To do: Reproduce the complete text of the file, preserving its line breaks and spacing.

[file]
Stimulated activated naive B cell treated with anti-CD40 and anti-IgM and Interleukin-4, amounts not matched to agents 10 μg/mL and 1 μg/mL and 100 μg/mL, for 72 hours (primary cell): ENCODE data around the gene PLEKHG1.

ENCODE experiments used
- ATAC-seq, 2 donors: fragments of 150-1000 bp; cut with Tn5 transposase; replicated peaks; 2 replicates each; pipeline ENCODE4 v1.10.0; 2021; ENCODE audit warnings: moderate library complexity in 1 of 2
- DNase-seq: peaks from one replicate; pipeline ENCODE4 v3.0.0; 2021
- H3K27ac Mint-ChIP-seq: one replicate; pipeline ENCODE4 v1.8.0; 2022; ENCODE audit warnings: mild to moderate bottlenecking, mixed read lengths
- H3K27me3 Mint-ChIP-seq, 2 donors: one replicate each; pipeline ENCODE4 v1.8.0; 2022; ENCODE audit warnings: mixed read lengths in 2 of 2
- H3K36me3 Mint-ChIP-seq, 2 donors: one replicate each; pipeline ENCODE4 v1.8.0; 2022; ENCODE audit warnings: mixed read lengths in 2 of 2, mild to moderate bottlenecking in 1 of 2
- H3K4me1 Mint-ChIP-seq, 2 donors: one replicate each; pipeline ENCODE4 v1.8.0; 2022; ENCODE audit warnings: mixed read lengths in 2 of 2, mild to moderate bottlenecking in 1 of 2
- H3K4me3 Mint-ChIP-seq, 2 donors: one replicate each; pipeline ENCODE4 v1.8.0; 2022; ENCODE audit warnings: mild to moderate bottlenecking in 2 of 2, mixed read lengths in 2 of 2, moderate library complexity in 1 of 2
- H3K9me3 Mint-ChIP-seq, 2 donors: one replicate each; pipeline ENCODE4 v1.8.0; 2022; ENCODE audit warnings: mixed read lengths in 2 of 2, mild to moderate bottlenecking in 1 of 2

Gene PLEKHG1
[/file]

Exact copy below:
Stimulated activated naive B cell treated with anti-CD40 and anti-IgM and Interleukin-4, amounts not matched to agents 10 μg/mL and 1 μg/mL and 100 μg/mL, for 72 hours (primary cell): ENCODE data around the gene PLEKHG1.

ENCODE experiments used
- ATAC-seq, 2 donors: fragments of 150-1000 bp; cut with Tn5 transposase; replicated peaks; 2 replicates each; pipeline ENCODE4 v1.10.0; 2021; ENCODE audit warnings: moderate library complexity in 1 of 2
- DNase-seq: peaks from one replicate; pipeline ENCODE4 v3.0.0; 2021
- H3K27ac Mint-ChIP-seq: one replicate; pipeline ENCODE4 v1.8.0; 2022; ENCODE audit warnings: mild to moderate bottlenecking, mixed read lengths
- H3K27me3 Mint-ChIP-seq, 2 donors: one replicate each; pipeline ENCODE4 v1.8.0; 2022; ENCODE audit warnings: mixed read lengths in 2 of 2
- H3K36me3 Mint-ChIP-seq, 2 donors: one replicate each; pipeline ENCODE4 v1.8.0; 2022; ENCODE audit warnings: mixed read lengths in 2 of 2, mild to moderate bottlenecking in 1 of 2
- H3K4me1 Mint-ChIP-seq, 2 donors: one replicate each; pipeline ENCODE4 v1.8.0; 2022; ENCODE audit warnings: mixed read lengths in 2 of 2, mild to moderate bottlenecking in 1 of 2
- H3K4me3 Mint-ChIP-seq, 2 donors: one replicate each; pipeline ENCODE4 v1.8.0; 2022; ENCODE audit warnings: mild to moderate bottlenecking in 2 of 2, mixed read lengths in 2 of 2, moderate library complexity in 1 of 2
- H3K9me3 Mint-ChIP-seq, 2 donors: one replicate each; pipeline ENCODE4 v1.8.0; 2022; ENCODE audit warnings: mixed read lengths in 2 of 2, mild to moderate bottlenecking in 1 of 2

Gene PLEKHG1